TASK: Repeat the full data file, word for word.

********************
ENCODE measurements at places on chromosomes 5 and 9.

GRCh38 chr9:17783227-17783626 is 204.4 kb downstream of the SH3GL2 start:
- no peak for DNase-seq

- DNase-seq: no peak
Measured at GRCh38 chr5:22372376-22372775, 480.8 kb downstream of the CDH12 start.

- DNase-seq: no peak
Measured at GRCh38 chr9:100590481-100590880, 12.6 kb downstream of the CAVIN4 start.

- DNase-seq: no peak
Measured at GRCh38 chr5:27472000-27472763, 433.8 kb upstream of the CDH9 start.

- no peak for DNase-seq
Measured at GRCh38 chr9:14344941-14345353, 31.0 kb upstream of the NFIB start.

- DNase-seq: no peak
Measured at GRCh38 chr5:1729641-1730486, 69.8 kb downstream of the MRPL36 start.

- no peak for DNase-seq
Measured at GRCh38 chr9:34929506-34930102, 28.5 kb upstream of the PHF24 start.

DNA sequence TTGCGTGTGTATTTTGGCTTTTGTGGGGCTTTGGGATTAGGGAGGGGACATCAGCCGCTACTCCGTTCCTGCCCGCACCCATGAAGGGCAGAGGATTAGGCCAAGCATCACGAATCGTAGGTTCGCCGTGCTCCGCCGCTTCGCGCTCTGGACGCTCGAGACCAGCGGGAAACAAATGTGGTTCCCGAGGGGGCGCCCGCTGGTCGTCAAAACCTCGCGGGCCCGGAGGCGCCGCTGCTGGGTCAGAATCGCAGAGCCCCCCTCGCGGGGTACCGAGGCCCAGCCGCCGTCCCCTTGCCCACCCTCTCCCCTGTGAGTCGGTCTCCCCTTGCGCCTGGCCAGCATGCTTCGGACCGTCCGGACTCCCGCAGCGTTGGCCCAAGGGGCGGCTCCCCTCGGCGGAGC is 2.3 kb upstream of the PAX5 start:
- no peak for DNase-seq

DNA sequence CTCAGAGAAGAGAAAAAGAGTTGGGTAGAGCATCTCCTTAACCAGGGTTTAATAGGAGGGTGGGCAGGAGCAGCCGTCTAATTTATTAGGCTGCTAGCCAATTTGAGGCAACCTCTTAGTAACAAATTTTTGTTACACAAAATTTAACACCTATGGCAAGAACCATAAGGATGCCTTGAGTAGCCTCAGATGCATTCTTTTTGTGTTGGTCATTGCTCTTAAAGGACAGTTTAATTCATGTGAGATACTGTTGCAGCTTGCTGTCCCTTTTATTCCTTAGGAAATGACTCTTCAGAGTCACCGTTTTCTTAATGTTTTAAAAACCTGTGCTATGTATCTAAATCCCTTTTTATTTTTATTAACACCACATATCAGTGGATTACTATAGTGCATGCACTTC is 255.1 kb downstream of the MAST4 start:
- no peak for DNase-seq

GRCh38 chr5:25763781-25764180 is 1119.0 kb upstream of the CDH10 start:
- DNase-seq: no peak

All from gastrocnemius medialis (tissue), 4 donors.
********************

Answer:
ENCODE measurements at places on chromosomes 5 and 9.

GRCh38 chr9:17783227-17783626 is 204.4 kb downstream of the SH3GL2 start:
- no peak for DNase-seq

- DNase-seq: no peak
Measured at GRCh38 chr5:22372376-22372775, 480.8 kb downstream of the CDH12 start.

- DNase-seq: no peak
Measured at GRCh38 chr9:100590481-100590880, 12.6 kb downstream of the CAVIN4 start.

- DNase-seq: no peak
Measured at GRCh38 chr5:27472000-27472763, 433.8 kb upstream of the CDH9 start.

- no peak for DNase-seq
Measured at GRCh38 chr9:14344941-14345353, 31.0 kb upstream of the NFIB start.

- DNase-seq: no peak
Measured at GRCh38 chr5:1729641-1730486, 69.8 kb downstream of the MRPL36 start.

- no peak for DNase-seq
Measured at GRCh38 chr9:34929506-34930102, 28.5 kb upstream of the PHF24 start.

DNA sequence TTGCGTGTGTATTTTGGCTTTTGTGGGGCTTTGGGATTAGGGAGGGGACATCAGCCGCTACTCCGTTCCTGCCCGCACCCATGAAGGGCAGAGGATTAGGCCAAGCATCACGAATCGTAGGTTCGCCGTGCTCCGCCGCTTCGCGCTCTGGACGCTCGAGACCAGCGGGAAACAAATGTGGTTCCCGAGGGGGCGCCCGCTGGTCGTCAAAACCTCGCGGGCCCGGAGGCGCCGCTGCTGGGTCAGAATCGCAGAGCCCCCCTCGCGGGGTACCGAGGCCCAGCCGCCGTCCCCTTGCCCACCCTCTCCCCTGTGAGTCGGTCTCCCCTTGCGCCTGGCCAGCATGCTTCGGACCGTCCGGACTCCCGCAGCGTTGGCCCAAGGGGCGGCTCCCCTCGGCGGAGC is 2.3 kb upstream of the PAX5 start:
- no peak for DNase-seq

DNA sequence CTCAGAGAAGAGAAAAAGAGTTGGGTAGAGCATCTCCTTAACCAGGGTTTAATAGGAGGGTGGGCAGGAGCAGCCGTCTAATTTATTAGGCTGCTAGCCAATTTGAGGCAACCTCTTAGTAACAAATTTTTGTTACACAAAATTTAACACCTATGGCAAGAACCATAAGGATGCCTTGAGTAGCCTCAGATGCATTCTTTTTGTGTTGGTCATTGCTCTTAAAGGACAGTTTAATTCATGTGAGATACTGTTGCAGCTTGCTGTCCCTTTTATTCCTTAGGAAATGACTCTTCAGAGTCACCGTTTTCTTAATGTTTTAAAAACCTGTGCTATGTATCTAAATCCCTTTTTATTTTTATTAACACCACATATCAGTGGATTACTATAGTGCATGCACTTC is 255.1 kb downstream of the MAST4 start:
- no peak for DNase-seq

GRCh38 chr5:25763781-25764180 is 1119.0 kb upstream of the CDH10 start:
- DNase-seq: no peak

All from gastrocnemius medialis (tissue), 4 donors.